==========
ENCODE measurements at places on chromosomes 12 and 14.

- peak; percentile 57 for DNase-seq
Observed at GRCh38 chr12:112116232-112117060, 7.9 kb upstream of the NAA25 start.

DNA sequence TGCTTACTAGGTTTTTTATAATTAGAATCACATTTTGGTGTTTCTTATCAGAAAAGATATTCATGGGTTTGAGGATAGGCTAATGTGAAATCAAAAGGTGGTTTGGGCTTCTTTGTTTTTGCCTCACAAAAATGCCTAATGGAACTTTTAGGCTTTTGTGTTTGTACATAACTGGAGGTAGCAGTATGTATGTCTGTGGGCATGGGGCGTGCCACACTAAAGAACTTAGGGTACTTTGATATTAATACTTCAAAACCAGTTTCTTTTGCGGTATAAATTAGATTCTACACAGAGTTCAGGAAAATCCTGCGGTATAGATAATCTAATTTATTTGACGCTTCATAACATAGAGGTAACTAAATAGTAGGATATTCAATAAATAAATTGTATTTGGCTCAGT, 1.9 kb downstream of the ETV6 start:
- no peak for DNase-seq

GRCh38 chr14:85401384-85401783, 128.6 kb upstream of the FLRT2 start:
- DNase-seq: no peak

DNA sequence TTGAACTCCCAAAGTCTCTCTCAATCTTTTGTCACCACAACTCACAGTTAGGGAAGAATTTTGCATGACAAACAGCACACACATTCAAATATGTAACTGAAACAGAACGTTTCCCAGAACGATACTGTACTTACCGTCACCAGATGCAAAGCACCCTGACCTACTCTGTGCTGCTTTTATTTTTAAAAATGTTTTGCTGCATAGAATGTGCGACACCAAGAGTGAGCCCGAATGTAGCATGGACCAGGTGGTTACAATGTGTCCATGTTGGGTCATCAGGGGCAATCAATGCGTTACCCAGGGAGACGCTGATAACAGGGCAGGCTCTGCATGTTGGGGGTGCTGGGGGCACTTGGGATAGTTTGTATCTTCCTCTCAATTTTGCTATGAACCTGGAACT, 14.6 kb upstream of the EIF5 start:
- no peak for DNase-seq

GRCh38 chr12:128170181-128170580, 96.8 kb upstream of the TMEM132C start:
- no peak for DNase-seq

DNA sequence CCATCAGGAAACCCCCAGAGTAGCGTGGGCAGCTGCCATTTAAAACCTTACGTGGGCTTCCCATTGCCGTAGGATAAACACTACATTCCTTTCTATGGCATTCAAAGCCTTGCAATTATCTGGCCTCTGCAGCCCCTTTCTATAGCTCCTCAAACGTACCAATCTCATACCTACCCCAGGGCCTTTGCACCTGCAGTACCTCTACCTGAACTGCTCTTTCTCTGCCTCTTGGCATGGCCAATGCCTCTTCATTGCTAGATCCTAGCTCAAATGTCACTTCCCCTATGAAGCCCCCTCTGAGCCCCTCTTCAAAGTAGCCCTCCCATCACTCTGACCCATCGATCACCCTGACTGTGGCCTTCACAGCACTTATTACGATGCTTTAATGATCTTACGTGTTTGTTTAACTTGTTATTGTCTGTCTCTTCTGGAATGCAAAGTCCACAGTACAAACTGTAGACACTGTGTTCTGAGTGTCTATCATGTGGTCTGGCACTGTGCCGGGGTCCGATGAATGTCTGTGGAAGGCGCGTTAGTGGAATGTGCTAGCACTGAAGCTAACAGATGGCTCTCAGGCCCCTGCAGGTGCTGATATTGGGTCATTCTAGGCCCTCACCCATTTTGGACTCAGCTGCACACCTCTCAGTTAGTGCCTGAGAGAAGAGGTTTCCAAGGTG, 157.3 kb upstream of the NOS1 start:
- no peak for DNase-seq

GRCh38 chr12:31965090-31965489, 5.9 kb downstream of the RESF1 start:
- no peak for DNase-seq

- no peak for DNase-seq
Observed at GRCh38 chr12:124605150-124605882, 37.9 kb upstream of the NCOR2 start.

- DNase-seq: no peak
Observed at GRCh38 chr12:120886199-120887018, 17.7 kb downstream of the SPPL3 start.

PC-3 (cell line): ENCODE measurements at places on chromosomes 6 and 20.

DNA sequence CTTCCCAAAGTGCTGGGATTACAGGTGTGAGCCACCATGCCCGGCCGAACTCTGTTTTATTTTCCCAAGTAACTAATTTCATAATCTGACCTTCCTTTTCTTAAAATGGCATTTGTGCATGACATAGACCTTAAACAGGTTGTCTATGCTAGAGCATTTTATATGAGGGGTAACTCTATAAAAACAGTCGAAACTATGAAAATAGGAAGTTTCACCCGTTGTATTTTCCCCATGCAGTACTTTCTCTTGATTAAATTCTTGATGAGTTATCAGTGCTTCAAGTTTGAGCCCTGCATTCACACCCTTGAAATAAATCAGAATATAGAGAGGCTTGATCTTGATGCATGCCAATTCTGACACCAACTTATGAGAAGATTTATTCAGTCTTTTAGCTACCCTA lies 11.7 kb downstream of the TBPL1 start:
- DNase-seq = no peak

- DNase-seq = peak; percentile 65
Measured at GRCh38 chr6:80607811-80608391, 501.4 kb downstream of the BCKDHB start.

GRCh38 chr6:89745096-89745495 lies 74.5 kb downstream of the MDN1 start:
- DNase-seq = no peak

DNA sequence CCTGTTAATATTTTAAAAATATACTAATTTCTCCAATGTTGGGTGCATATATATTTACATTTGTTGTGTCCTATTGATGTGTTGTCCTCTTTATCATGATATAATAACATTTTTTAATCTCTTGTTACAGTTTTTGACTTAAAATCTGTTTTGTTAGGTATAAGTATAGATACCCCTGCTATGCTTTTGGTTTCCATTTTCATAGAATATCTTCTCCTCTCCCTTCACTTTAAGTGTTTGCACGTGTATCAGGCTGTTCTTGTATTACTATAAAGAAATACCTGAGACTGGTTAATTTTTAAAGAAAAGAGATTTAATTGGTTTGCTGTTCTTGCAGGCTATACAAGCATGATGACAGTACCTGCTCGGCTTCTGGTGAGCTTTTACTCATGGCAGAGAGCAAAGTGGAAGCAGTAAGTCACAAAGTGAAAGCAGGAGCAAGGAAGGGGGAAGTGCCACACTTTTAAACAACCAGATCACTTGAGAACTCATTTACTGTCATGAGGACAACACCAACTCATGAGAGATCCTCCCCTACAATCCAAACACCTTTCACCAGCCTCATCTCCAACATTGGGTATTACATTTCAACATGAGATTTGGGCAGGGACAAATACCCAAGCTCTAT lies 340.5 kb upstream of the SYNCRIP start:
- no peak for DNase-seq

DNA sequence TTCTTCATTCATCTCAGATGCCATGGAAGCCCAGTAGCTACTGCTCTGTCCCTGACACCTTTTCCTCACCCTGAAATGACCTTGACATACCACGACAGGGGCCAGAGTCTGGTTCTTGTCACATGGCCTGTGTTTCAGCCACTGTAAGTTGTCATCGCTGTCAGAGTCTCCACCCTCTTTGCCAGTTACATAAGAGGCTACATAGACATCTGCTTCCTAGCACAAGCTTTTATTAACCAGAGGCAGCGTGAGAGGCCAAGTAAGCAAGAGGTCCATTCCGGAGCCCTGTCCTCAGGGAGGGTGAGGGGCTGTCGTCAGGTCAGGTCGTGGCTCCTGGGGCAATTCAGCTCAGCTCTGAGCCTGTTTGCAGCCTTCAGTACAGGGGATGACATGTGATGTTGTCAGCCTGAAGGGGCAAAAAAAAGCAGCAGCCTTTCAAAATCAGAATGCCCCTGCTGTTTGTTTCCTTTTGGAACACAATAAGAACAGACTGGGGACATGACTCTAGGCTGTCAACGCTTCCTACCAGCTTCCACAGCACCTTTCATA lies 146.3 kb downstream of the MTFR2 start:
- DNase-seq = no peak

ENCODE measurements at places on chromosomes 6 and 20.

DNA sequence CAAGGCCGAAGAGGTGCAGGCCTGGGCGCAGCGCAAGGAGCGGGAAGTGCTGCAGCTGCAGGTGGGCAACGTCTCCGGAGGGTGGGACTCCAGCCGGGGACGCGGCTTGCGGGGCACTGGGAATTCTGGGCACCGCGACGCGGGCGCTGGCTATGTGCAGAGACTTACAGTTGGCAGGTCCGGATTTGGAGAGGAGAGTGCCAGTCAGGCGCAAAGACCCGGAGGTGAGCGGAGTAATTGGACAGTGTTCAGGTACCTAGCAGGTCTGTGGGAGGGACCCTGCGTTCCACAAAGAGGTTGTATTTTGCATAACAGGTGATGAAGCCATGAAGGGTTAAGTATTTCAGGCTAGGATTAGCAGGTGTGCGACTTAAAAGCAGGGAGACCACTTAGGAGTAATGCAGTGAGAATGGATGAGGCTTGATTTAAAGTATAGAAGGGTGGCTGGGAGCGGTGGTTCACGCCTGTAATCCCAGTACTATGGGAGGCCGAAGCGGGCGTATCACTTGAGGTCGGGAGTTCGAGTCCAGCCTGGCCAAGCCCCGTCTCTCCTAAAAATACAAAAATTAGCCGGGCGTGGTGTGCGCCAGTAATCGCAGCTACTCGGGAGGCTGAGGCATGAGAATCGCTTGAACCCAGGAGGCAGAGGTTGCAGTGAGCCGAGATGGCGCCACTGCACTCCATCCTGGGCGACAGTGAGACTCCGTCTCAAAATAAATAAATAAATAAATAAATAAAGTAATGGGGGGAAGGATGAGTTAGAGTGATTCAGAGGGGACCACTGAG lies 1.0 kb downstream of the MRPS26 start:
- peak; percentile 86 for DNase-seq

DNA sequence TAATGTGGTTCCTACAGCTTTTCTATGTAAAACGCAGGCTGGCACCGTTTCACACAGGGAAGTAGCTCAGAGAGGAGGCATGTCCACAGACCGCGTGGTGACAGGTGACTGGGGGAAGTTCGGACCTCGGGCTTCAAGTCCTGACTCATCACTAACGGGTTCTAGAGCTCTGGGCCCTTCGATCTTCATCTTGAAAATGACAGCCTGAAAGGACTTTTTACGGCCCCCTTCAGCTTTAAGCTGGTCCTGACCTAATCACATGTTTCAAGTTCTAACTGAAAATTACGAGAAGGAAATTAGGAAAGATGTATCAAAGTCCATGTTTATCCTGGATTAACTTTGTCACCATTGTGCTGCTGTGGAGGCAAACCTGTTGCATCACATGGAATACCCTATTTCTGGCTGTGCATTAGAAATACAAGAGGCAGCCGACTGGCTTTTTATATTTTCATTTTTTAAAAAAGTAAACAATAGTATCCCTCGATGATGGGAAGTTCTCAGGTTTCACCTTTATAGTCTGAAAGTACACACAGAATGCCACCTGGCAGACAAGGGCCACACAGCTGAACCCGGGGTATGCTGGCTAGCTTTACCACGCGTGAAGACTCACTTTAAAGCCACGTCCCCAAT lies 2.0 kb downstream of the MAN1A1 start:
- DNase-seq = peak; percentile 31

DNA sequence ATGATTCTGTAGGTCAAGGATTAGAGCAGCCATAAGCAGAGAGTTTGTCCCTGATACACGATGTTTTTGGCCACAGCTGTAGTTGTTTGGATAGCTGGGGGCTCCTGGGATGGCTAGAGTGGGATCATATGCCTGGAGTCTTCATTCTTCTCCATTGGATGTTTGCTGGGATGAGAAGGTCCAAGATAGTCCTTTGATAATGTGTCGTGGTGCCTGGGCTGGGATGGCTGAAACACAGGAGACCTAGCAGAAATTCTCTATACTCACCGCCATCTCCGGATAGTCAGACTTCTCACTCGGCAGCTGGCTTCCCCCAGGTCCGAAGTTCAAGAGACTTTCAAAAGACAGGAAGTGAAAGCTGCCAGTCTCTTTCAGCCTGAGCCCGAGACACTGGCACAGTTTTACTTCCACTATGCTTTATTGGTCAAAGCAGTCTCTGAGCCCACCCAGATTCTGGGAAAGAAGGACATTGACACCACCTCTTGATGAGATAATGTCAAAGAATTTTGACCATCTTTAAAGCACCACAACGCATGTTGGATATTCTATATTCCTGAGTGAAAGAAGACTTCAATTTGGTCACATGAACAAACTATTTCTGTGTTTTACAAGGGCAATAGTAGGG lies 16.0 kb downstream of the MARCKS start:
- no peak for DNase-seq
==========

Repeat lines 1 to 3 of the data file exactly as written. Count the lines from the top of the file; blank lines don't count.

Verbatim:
ENCODE measurements at places on chromosomes 12 and 14.

- peak; percentile 57 for DNase-seq
Observed at GRCh38 chr12:112116232-112117060, 7.9 kb upstream of the NAA25 start.